Personal trainers are supposed to come to your place, but the thought of the neighbours catching sight of me doing star jumps in the street was too humiliating. So twice a week I drive to Kensal Green for hour-long sessions designed to turn me into the sort of guy who kicks sand in other guys' faces.
My personal trainer's name is Karin, but she prefers to be called Lady K. It seemed a short step, however, from such an appellation to Miss Whiplash and a world of whips and chains. So I called her Karin. And I asked her not to hurt me.
That first morning was an ordeal. As I rang the front door-bell, clad in saggy tracksuit bottoms and off-white T-shirt, I was convinced that net curtains were twitching all along the street. In fact, I need not have worried about the neighbours. Most of the activity that first time took place in the living-room, away from inquisitive eyes. I insisted that even the cats were shooed out before I so much as touched a dumb-bell.
My trainer has the sort of sleek, well- toned body that would put Jane Fonda to shame. She spends several hours every day keeping it in trim, and when she is not exercising her body, she is talking about exercising it. Frankly, she terrifies me.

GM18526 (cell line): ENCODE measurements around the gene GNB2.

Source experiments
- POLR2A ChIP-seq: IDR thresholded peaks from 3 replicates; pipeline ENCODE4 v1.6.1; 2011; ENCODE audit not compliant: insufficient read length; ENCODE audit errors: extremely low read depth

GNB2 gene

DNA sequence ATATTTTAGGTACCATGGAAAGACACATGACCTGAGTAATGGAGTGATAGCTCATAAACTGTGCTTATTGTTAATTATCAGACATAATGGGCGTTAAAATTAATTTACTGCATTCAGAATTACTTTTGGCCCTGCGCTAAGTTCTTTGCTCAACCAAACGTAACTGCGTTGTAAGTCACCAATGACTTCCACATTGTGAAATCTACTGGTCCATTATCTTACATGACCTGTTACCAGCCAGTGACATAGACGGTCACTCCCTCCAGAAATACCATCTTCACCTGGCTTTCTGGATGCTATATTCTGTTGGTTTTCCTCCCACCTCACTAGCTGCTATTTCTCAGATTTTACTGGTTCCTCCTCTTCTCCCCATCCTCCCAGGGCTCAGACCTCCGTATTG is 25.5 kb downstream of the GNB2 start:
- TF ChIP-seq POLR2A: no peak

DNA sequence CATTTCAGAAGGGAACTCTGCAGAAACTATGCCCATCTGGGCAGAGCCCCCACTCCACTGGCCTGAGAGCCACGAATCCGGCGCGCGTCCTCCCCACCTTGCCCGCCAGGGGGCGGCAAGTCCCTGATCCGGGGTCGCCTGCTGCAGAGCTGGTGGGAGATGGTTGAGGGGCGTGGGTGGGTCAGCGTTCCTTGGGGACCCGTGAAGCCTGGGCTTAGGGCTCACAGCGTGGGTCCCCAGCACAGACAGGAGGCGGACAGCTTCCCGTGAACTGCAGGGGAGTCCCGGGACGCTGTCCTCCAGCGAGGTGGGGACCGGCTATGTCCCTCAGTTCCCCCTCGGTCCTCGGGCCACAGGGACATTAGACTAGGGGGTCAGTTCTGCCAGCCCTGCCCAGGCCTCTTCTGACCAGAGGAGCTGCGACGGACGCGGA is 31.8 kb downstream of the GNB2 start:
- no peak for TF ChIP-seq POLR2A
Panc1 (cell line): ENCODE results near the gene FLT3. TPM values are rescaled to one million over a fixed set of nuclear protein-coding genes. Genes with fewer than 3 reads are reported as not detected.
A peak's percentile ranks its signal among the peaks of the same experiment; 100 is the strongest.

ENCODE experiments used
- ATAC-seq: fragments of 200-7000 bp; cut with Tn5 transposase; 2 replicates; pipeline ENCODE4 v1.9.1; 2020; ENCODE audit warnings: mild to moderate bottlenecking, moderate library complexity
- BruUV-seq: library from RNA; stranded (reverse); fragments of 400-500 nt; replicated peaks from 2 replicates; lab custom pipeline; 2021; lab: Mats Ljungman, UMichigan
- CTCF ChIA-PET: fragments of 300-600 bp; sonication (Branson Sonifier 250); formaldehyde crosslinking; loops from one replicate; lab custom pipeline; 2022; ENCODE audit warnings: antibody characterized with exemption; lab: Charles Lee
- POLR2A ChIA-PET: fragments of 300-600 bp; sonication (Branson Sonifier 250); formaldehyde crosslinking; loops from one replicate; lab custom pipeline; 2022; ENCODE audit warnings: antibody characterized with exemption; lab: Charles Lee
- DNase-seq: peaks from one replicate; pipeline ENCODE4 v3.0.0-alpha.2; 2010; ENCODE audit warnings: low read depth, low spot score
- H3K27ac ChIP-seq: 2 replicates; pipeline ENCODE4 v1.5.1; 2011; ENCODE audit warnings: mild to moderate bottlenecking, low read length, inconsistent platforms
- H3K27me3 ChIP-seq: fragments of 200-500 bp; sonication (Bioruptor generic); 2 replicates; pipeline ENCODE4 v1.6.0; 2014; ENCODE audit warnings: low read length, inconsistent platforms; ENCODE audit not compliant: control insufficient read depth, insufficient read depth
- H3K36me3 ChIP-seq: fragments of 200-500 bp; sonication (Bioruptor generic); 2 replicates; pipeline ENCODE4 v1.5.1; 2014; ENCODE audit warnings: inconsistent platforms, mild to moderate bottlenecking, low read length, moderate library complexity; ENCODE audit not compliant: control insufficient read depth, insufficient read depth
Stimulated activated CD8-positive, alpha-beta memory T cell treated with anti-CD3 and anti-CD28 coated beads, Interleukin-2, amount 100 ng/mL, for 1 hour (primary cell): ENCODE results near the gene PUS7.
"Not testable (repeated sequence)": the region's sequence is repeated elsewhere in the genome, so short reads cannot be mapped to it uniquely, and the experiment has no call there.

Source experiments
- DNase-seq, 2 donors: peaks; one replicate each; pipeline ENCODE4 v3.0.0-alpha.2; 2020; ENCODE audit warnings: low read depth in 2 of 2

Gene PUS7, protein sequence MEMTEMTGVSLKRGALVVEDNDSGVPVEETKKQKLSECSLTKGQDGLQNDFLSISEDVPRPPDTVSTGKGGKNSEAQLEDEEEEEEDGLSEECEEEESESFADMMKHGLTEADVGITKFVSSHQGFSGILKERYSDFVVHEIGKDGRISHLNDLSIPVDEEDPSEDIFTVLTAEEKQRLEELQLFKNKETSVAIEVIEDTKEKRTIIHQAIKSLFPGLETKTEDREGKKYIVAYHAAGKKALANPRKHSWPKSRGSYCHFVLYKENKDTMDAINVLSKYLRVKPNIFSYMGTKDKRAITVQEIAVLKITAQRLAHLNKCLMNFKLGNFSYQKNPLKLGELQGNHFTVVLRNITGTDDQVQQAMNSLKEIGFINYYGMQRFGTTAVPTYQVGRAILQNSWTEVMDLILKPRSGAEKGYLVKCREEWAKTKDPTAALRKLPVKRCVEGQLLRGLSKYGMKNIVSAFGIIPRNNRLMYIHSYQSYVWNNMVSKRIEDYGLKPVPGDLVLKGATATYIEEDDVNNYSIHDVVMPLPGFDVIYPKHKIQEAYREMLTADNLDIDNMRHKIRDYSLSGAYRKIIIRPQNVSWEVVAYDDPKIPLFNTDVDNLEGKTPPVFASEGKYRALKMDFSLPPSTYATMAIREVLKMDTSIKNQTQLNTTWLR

That first time, I couldn't do anything right. My hands were placed all wrong for the three-quarter press-ups. I kept falling off balance for the lunges. My star jumps . . . well, the less said the better.
Personal trainers love jargon. They talk about tricep dips and prone flys and lower- back extensions. And they make a point of telling you which part of your musculature these activities are benefiting.
Karin puts me through a routine that combines these exercises with 20-second spells jogging on a piece of appara-called a rebounder, which is a mini-
The worst bit, however, is the psychological stuff. At the moments when I am seriously suffering, she comes on strong with all this encouraging guff. 'You're doing really well, Roger,' she says in such a transparently false and insincere manner that I want to throttle her.
Then she tries to get me to smile: 'Come on, cheer up. Don't look so grumpy.'
And so, feeling even more grumpy, I try to compose my features into something resembling a smile. My mind drifts back 20 years or so to PE lessons in the school gym. I hated them - the impossible demands, the bullying competitiveness, the physical discomfort - but never, never, did anyone order me to smile.
However, four weeks on from that trying first date with Lady K, I am fitter than I have been in years. And I have discovered that Karin is human after all: at weekends, she goes swimming with dolphins in the North Sea. Never mind my body, these visits to Kensal Green could change my life. Eat your heart out, Madonna.Reuse content